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Women's rights, voting rights, and of course, LGBTQ rights have been under attack in Missouri for some years now. We all know this is an uphill fight. But where do we start?

 

We start by having conversations with those who are on the other side of these issues. I remember my mom used to say to me when I would get upset about something, “How does it actually impact you?” Most times an issue I was having actually didn’t affect me at all. No matter what I think about abortion, I will not tell anyone what they can or cannot do to their bodies. Those decisions should be left between them, their physician and their faith.

 

You support the Missouri Nondiscrimination Act, which would protect LGBTQ Missourians from discrimination in housing, employment, and public accommodation. What's your approach or argument to bring opponents around on the issue.

 

This is where we need to find those who have been discriminated against in these situations and tell their stories to the legislature. Stories matter. It can be difficult to walk in someone else’s shoes, but you cannot tell someone who was denied a place to live or fired from a job their lives are less important because you can’t relate to them on a personal level. Everyone should be treated fairly.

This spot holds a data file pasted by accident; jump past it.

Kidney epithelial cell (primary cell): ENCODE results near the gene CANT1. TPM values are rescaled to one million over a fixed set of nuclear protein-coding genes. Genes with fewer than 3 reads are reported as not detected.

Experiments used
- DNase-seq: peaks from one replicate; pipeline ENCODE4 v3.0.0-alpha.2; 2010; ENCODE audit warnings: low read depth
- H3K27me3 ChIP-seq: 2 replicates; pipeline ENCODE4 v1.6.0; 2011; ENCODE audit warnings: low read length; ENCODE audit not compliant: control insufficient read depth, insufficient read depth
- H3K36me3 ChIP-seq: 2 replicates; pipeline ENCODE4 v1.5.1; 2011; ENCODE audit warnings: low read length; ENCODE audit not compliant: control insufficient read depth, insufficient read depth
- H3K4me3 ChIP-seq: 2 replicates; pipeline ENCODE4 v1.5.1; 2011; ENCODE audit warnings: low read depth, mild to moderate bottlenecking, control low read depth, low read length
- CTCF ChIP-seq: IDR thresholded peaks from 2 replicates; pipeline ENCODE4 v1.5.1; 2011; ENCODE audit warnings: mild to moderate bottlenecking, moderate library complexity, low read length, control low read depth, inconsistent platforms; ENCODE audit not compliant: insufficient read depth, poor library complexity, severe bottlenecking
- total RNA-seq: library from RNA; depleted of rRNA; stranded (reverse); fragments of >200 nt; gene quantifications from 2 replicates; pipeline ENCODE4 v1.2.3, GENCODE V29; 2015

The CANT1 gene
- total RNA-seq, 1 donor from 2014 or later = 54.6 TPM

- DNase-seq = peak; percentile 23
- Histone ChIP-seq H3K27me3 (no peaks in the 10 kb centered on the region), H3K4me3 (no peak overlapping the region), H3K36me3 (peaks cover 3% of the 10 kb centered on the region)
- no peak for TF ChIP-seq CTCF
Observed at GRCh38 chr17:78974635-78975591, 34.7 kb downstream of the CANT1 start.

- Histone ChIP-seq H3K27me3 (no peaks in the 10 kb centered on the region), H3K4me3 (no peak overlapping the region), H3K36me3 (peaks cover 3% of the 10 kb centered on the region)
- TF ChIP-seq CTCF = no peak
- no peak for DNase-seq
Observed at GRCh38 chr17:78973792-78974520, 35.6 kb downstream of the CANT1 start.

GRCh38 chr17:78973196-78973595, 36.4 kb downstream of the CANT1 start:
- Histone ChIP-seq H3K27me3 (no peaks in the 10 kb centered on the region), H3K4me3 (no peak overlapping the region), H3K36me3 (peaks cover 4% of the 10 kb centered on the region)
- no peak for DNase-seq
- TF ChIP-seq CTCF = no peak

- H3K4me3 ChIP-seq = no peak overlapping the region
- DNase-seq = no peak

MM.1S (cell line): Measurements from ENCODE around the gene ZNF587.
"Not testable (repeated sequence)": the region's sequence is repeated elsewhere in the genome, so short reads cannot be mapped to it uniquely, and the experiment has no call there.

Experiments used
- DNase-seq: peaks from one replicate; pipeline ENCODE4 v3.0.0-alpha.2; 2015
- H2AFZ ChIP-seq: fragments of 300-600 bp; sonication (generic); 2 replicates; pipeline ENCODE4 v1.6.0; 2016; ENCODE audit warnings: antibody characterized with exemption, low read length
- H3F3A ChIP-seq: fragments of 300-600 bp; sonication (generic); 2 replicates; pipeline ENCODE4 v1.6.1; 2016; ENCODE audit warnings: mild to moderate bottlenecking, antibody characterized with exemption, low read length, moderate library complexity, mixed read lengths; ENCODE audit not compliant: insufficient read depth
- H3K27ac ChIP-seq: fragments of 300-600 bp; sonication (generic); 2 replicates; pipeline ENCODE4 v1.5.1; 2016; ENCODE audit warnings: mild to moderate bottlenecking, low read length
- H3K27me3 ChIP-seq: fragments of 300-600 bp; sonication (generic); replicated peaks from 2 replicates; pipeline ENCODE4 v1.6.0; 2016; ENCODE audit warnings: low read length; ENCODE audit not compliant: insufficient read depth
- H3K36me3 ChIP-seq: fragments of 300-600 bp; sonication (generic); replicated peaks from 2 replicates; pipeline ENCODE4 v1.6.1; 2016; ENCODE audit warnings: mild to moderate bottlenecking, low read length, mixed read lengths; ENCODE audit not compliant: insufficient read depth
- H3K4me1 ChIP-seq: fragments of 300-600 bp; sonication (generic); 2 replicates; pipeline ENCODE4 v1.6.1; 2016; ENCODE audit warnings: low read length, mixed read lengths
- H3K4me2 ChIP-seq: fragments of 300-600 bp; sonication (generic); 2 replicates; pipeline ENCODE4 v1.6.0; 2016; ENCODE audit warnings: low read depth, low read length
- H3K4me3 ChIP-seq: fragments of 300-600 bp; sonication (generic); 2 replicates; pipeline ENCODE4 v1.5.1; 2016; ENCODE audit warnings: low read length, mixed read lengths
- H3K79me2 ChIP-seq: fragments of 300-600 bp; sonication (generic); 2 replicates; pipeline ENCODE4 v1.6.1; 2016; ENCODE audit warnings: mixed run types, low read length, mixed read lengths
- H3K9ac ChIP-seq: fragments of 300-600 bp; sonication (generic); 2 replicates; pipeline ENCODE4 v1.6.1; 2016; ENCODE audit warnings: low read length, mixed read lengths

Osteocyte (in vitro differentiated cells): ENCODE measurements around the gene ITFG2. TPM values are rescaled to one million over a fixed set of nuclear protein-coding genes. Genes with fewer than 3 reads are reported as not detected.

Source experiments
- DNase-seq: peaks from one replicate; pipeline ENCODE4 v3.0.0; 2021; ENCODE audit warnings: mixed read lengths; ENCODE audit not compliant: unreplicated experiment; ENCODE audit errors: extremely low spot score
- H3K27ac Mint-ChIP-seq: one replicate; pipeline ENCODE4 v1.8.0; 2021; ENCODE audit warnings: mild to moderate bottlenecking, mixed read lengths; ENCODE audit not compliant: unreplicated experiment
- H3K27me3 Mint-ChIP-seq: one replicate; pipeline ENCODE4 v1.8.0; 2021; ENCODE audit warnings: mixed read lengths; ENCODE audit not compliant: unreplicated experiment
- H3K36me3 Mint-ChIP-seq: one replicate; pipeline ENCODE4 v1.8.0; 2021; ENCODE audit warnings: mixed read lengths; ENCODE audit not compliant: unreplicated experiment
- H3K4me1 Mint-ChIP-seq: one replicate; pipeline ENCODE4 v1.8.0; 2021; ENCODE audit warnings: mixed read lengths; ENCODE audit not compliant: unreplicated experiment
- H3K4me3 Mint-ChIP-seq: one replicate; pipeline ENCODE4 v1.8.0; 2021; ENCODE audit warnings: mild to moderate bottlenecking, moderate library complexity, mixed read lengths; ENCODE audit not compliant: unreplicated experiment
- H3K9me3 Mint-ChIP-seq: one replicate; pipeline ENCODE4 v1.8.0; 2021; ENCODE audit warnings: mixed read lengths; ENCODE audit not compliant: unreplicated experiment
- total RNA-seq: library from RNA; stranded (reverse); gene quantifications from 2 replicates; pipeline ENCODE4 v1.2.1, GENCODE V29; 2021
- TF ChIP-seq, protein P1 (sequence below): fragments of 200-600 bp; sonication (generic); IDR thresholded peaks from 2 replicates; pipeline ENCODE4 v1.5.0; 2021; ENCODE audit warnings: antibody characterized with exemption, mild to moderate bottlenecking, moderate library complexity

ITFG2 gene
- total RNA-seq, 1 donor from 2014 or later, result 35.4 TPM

Mitch with family

Let's talk about some other issues of importance to our readers. Crime is a major concern in the metropolitan areas. What's your plan to address it?

 

I believe it goes back to education and making sure the system is a level playing field for everyone. I have friends who are teachers in the Kansas City Urban Core. They see it firsthand. If young people feel they are stuck in poverty and can’t afford to make a better life for themselves they will turn to a life of crime. We can start by making Pre-K free for all children and invest in programs that make higher education, whether that is a technical school or public university affordable for everyone.

  

Student Loan debt?

 

I am still trying to pay off my student loans, so I can relate. We need to look at the Debt-Free College Act of 2018. This would create a federal-state partnership to cut high tuition bills and loan debt to make debt-free 2- and 4-year college a possibility for all students. States would receive a federal match to help students pay for the full cost of attendance without having to take on debt. Loan debt doesn’t consist of just tuition, but the money we have to borrow to live on while attending college, even if you can swing a job while taking classes.